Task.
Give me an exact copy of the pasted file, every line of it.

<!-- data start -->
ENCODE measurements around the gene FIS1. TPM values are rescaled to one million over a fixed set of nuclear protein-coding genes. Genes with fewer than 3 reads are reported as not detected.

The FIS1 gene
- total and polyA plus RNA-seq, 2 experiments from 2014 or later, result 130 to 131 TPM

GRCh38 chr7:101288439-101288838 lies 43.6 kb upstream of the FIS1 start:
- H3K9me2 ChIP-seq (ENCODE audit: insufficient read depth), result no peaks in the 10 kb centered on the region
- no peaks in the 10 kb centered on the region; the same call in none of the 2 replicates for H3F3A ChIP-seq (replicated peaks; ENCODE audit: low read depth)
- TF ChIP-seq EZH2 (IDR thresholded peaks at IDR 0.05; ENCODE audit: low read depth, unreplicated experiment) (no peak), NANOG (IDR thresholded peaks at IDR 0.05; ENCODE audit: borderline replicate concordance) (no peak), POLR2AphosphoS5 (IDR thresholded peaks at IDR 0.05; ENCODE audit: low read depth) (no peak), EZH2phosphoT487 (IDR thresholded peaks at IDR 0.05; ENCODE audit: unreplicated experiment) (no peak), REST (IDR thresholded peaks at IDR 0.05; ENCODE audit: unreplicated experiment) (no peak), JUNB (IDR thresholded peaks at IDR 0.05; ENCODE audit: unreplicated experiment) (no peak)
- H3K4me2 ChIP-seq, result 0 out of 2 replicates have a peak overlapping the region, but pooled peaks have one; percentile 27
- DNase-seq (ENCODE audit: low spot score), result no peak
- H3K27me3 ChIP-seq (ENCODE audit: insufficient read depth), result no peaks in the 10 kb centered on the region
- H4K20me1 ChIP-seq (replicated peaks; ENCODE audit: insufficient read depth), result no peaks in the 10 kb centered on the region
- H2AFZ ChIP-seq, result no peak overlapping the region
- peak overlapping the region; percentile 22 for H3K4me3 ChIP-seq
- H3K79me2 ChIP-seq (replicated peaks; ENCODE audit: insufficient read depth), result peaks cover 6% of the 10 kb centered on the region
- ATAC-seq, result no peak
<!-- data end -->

ENCODE measurements around the gene FIS1. TPM values are rescaled to one million over a fixed set of nuclear protein-coding genes. Genes with fewer than 3 reads are reported as not detected.

The FIS1 gene
- total and polyA plus RNA-seq, 2 experiments from 2014 or later, result 130 to 131 TPM

GRCh38 chr7:101288439-101288838 lies 43.6 kb upstream of the FIS1 start:
- H3K9me2 ChIP-seq (ENCODE audit: insufficient read depth), result no peaks in the 10 kb centered on the region
- no peaks in the 10 kb centered on the region; the same call in none of the 2 replicates for H3F3A ChIP-seq (replicated peaks; ENCODE audit: low read depth)
- TF ChIP-seq EZH2 (IDR thresholded peaks at IDR 0.05; ENCODE audit: low read depth, unreplicated experiment) (no peak), NANOG (IDR thresholded peaks at IDR 0.05; ENCODE audit: borderline replicate concordance) (no peak), POLR2AphosphoS5 (IDR thresholded peaks at IDR 0.05; ENCODE audit: low read depth) (no peak), EZH2phosphoT487 (IDR thresholded peaks at IDR 0.05; ENCODE audit: unreplicated experiment) (no peak), REST (IDR thresholded peaks at IDR 0.05; ENCODE audit: unreplicated experiment) (no peak), JUNB (IDR thresholded peaks at IDR 0.05; ENCODE audit: unreplicated experiment) (no peak)
- H3K4me2 ChIP-seq, result 0 out of 2 replicates have a peak overlapping the region, but pooled peaks have one; percentile 27
- DNase-seq (ENCODE audit: low spot score), result no peak
- H3K27me3 ChIP-seq (ENCODE audit: insufficient read depth), result no peaks in the 10 kb centered on the region
- H4K20me1 ChIP-seq (replicated peaks; ENCODE audit: insufficient read depth), result no peaks in the 10 kb centered on the region
- H2AFZ ChIP-seq, result no peak overlapping the region
- peak overlapping the region; percentile 22 for H3K4me3 ChIP-seq
- H3K79me2 ChIP-seq (replicated peaks; ENCODE audit: insufficient read depth), result peaks cover 6% of the 10 kb centered on the region
- ATAC-seq, result no peak